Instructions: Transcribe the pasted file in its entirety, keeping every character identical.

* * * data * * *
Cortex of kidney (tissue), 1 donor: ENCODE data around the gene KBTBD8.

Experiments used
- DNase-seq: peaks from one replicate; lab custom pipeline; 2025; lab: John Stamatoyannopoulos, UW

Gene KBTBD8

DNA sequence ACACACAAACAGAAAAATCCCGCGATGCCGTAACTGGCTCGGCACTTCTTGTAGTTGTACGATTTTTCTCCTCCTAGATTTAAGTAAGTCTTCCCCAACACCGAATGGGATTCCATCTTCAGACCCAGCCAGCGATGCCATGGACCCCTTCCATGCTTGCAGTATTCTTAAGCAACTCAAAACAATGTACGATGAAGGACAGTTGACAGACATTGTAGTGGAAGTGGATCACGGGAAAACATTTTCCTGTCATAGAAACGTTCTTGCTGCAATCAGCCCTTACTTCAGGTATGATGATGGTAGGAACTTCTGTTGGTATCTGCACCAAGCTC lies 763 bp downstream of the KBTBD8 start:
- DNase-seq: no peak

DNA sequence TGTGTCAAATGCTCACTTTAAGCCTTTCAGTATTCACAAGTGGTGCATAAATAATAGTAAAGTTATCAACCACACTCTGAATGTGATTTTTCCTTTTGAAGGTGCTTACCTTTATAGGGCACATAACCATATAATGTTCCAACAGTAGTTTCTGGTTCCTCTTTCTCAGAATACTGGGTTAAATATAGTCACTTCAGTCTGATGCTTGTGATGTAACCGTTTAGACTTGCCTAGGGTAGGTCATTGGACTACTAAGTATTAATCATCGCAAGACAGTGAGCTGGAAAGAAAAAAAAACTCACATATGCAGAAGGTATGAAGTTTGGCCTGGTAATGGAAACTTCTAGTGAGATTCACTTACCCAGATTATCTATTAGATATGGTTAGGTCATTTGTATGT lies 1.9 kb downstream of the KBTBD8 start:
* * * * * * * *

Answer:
Cortex of kidney (tissue), 1 donor: ENCODE data around the gene KBTBD8.

Experiments used
- DNase-seq: peaks from one replicate; lab custom pipeline; 2025; lab: John Stamatoyannopoulos, UW

Gene KBTBD8

DNA sequence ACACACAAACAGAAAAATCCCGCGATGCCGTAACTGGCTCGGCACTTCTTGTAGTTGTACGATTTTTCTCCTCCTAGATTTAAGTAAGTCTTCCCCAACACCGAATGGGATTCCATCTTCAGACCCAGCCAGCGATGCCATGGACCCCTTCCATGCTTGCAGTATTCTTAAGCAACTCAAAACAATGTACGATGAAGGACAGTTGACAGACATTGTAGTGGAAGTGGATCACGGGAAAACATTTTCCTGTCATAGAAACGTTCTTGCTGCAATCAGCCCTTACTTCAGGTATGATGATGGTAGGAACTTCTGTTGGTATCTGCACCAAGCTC lies 763 bp downstream of the KBTBD8 start:
- DNase-seq: no peak

DNA sequence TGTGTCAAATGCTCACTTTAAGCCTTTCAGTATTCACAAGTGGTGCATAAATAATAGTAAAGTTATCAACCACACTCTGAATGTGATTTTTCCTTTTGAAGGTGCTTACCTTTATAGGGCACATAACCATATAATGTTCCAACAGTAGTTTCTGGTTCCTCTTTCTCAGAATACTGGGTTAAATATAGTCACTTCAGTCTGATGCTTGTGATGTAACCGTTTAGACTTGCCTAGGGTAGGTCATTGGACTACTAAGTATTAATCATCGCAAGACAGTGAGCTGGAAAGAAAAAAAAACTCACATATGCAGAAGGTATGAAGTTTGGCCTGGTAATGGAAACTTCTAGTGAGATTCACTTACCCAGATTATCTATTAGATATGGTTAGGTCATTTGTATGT lies 1.9 kb downstream of the KBTBD8 start: